Soybean South

 - From the Editor -

‘Musical Chairs’ Meets
Cropping Decisions

By Carroll Smith
Editor

 
As children, almost everyone has played “Musical Chairs” at one time or another. I remember learning the game in elementary school. Because there were about 21 kids in the class, our teacher broke us up into small groups probably to avoid potential pandemonium.

She selected seven students at a time, set up six chairs and explained that the objective was to walk around the chairs while music played in the background. When she suddenly stopped the music, everyone had to scramble to grab a chair, but obviously there was always one “odd man out.”

That person left the game, but so did another chair.

As a child born with a competitive nature, I remember my heart pounding as I passed each chair trying to anticipate when the teacher would yank the needle from the record, forcing at least all but one of us to claim a seat. I loved the game, but the most frustrating part for me was not knowing exactly when the music would stop.

Although it’s been many years since I’ve even thought about Musical Chairs, it occurred to me recently that the concept is similar to what producers in the Mid-South and the Southeast must have been going through in the past few months trying to decide on their crop mix for the 2009 season.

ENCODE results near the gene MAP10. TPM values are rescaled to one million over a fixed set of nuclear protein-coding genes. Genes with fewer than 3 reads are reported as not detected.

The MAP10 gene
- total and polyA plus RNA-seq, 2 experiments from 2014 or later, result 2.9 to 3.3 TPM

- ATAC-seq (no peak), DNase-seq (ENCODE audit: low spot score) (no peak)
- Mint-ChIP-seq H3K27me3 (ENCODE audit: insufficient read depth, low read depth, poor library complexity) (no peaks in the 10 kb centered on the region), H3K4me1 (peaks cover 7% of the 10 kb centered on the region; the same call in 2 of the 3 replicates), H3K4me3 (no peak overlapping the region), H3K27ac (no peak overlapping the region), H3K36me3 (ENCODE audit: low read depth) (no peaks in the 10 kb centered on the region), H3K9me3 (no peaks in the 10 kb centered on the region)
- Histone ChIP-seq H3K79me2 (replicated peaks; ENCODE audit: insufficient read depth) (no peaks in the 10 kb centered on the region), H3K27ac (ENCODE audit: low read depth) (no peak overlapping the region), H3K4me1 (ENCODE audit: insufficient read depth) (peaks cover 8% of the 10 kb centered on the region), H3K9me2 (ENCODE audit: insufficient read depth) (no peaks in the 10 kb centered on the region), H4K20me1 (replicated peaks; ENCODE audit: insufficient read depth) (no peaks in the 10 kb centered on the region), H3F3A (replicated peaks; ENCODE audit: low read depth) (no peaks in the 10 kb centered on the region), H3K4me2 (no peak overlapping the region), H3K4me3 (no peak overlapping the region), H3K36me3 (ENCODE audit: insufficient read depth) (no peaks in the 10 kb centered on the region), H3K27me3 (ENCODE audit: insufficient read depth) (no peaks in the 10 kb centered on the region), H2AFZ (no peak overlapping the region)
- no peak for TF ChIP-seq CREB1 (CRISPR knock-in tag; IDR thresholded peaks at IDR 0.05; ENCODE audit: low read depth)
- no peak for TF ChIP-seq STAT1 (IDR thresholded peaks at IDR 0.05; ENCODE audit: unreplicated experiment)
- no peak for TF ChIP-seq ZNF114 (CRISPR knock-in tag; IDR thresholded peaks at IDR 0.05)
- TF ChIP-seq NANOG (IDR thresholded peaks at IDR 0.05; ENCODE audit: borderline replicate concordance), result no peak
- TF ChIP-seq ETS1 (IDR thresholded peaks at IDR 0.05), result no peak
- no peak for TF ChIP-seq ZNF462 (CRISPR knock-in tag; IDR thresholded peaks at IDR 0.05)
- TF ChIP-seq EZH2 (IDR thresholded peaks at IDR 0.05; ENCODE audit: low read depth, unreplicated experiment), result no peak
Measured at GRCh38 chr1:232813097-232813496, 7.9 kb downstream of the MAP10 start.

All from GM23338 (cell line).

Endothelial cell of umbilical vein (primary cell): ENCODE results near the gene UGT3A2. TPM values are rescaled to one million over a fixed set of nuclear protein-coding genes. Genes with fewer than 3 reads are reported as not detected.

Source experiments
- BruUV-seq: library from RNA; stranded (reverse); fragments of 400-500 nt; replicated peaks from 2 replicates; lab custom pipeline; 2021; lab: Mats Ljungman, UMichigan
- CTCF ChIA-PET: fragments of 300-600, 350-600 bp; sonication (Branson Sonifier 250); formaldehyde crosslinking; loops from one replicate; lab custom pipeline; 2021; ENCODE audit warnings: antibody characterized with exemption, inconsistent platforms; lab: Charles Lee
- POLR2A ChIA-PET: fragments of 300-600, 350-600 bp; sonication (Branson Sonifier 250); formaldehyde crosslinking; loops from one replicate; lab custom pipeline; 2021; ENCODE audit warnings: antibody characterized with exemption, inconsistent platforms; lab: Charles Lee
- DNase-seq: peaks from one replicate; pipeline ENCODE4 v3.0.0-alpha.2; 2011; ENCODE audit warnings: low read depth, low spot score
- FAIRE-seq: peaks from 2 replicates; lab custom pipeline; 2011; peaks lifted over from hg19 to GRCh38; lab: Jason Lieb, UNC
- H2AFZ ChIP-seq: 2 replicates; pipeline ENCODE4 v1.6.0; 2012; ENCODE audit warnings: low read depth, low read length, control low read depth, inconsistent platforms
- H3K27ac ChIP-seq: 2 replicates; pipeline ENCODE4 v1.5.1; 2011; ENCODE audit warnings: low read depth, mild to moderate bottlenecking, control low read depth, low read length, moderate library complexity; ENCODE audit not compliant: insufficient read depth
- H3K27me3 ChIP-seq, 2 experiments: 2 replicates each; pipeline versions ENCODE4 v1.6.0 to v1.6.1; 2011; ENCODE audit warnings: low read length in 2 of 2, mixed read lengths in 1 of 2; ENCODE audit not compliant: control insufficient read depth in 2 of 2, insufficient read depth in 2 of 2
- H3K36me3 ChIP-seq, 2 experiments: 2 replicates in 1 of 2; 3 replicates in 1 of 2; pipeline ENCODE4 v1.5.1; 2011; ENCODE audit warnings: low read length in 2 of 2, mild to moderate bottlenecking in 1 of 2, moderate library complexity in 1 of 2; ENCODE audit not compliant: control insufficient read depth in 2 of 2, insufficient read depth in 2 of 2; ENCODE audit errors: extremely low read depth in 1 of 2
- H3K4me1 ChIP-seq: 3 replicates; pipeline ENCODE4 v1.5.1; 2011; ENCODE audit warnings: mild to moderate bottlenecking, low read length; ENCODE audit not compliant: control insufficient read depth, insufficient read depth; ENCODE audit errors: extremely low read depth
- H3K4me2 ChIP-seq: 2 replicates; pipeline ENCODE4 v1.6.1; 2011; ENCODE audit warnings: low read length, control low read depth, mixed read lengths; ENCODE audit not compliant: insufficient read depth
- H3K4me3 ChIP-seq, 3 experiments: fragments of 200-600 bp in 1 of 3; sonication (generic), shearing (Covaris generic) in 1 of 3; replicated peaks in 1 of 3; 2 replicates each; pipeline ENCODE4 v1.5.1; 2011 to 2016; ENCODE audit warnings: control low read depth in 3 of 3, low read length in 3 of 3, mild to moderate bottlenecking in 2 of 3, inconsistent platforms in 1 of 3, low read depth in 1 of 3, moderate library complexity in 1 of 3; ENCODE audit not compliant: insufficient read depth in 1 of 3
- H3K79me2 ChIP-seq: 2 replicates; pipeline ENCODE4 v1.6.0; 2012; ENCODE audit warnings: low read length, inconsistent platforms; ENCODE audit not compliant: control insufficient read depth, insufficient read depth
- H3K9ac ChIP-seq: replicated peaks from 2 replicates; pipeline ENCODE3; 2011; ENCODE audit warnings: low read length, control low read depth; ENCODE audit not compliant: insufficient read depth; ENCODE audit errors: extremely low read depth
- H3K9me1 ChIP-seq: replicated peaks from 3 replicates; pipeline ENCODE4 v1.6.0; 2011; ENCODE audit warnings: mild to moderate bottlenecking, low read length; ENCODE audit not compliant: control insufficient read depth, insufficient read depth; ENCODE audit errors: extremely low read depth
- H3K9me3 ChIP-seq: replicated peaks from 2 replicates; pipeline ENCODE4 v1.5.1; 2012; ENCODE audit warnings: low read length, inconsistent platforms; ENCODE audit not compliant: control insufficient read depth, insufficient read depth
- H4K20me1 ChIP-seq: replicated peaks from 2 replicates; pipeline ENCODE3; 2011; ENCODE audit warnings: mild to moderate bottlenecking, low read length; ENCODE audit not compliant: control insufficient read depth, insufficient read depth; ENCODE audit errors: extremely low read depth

Think about it.

Let’s call the new game “Musical Chairs meets cropping decisions.” Similar concept as the original game, but with a few rule changes. First of all, the farmer has to begin “playing” after the previous season comes to an end and continue right up until planting time.

We’ll let the “chairs” represent different acreage percentages of his farm. Then picture the four “contestants” – corn, cotton, soybeans and peanuts – circling the chairs while the farmer provides the “background music” – the soft hum of the computer as he studies commodity prices and figures input costs. At some point he settles on the figures with which he has to work, clicks off his laptop, and the crop “players” immediately plop into an “acreage percentage chair.”

  But the game’s not over, yet. Commodity prices fluctuate, fuel and fertilizer prices drop, infrastructure issues come into play, and the farmer is back at the computer, while the crops circle the chairs. After gathering new information, he turns off the laptop, and the crops once again drop into a different acreage percentage chair.

As planting time draws closer, weather conditions become part of the game. Once again, the computer whirs, the crops circle the acreage percentage chairs, the farmer settles on yet another crop mix plan based on up-to-date information, turns off his laptop, and the crops drop into acreage percentage chairs.

Time’s up for “Musical Chairs meets cropping decisions.” Planting season has arrived, and it’s time to begin a new, more familiar game – roll the dice and make the best decisions you can.